Disclosed embodiments address these issues using hierarchy-based update. The system first assigns an update level to each object type.
 Level 0 objects refer to the static inputs, which includes the surface set (3D CAD body), and can include a primary direction and a secondary direction. These can act as inputs to the geodesic sketching process, and are the reference objects and elements that exist prior to the geodesic sketching process described below.
 Level 1 objects refer to stage one curves, which are "outside in" curves. As used herein, "outside in" refers to a curve or point created by referencing objects outside the geodesic sketch, and "inside in" refers to a curve and point created by referencing objects within the sketch. For example, an "outside in" geodesic offset is an offset from a curve not belonging to the sketch (such as an edge of the surface of the sketch), while an "inside in" geodesic offset is an offset from a curve belonging to the sketch (such as a project curve). These can include intersections, projections, and geodesic offsets. Level 1 objects can also include points such as intersection points and projection points.
 Level 2 objects refer to stage two curves, which are curves that reference a stage-one curve, which include "inside in" curves. These can include geodesic offsets.
 Level 3 objects refer to geodesic points on faces and curves and to geodesic dimensions. These can include the geodesic distance from a point to a curve on a face, the distance along a curve from an end point, and the distance from a first point toward a second point. A dimension controls the location of a geodesic point and vice versa. The points and dimensions can solve together at the same level.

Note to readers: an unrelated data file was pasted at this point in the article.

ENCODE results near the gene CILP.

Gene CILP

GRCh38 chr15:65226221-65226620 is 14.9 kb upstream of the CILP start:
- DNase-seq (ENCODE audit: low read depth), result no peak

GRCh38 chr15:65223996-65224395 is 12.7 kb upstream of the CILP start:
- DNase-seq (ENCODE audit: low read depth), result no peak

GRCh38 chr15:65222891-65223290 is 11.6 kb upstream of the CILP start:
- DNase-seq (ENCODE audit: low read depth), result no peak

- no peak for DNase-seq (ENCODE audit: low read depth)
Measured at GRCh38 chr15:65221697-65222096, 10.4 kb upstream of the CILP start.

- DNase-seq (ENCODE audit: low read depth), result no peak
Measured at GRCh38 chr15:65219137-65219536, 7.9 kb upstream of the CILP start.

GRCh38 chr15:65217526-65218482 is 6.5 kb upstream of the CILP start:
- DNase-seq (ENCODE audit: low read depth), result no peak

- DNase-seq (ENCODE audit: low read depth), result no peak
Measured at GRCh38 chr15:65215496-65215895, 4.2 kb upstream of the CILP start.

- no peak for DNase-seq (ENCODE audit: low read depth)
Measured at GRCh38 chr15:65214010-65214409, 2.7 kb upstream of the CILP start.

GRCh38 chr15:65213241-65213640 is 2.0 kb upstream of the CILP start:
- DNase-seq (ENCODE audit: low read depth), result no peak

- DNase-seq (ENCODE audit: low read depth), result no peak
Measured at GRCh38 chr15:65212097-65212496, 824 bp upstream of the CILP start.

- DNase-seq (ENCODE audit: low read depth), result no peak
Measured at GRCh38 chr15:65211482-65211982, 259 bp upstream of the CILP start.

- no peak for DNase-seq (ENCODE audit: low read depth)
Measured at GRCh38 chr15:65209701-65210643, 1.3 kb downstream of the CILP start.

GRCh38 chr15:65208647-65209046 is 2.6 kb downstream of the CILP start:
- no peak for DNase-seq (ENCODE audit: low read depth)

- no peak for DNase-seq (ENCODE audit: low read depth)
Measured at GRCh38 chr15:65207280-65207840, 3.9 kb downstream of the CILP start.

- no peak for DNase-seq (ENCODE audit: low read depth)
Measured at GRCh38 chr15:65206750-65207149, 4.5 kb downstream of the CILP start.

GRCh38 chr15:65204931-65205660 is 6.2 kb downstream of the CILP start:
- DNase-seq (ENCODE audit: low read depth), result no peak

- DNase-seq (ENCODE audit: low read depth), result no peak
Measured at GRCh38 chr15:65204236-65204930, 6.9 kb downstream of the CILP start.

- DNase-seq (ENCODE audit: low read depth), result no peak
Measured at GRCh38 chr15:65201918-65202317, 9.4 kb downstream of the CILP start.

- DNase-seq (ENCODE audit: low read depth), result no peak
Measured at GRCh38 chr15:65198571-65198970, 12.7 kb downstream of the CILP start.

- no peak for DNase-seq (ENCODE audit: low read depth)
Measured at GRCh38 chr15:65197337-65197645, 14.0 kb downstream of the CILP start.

Level 4 objects refer to geodesic primitive curves, including lines, arcs, and circles. A defining point of a line or arc connects to a geodesic point.
 Level 5 objects refer to geodesic corner curves, including fillets and chamfers. A geodesic corner curve references two curves in the lower levels so the corner will update after them. However, the corner curve can combine the trim operation of the next level together as a single feature object. The trim acts on the lower level curve at the end point of the corner curve.
 Level 6 objects refer to geodesic curve extents, such as operations to trim or extend geodesic curves. The system can trim or extend a curve or geodesic curve to each other or to edges of surface set, or to an external datum plane. It can happen multiple times on an original curve. Each time, the system defines two new extent points representing the start and end positions of the modified curve. Only the final extent points are meaningful thus only one feature per curve is needed that will update at last.
 The level hierarchy above is defined based on a general industry workflow, but can be modified based on the difference of workflows. For example, the level 2 curve may be moved to be after the level 4 geodesic primitive curve in various implementations within the scope of the disclosure.